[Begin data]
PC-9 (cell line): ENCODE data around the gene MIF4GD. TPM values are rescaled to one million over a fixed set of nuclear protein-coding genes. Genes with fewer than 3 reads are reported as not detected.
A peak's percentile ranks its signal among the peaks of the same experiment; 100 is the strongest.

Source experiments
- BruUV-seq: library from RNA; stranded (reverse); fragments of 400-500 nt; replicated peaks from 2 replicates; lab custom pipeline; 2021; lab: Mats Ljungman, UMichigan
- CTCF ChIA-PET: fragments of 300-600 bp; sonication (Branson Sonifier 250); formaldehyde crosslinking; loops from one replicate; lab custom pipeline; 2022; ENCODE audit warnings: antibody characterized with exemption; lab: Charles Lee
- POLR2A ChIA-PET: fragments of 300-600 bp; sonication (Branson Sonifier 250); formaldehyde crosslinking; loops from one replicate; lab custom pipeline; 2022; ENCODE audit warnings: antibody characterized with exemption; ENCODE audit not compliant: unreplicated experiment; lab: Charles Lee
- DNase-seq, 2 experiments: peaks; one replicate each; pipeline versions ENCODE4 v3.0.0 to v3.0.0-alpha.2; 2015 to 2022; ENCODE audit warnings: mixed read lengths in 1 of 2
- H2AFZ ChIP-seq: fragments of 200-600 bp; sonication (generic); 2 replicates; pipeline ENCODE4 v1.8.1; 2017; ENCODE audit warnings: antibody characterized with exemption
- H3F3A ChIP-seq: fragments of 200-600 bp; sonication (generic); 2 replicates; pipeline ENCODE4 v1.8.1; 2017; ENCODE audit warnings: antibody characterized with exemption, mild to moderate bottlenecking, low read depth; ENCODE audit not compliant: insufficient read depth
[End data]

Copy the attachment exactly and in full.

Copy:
PC-9 (cell line): ENCODE data around the gene MIF4GD. TPM values are rescaled to one million over a fixed set of nuclear protein-coding genes. Genes with fewer than 3 reads are reported as not detected.
A peak's percentile ranks its signal among the peaks of the same experiment; 100 is the strongest.

Source experiments
- BruUV-seq: library from RNA; stranded (reverse); fragments of 400-500 nt; replicated peaks from 2 replicates; lab custom pipeline; 2021; lab: Mats Ljungman, UMichigan
- CTCF ChIA-PET: fragments of 300-600 bp; sonication (Branson Sonifier 250); formaldehyde crosslinking; loops from one replicate; lab custom pipeline; 2022; ENCODE audit warnings: antibody characterized with exemption; lab: Charles Lee
- POLR2A ChIA-PET: fragments of 300-600 bp; sonication (Branson Sonifier 250); formaldehyde crosslinking; loops from one replicate; lab custom pipeline; 2022; ENCODE audit warnings: antibody characterized with exemption; ENCODE audit not compliant: unreplicated experiment; lab: Charles Lee
- DNase-seq, 2 experiments: peaks; one replicate each; pipeline versions ENCODE4 v3.0.0 to v3.0.0-alpha.2; 2015 to 2022; ENCODE audit warnings: mixed read lengths in 1 of 2
- H2AFZ ChIP-seq: fragments of 200-600 bp; sonication (generic); 2 replicates; pipeline ENCODE4 v1.8.1; 2017; ENCODE audit warnings: antibody characterized with exemption
- H3F3A ChIP-seq: fragments of 200-600 bp; sonication (generic); 2 replicates; pipeline ENCODE4 v1.8.1; 2017; ENCODE audit warnings: antibody characterized with exemption, mild to moderate bottlenecking, low read depth; ENCODE audit not compliant: insufficient read depth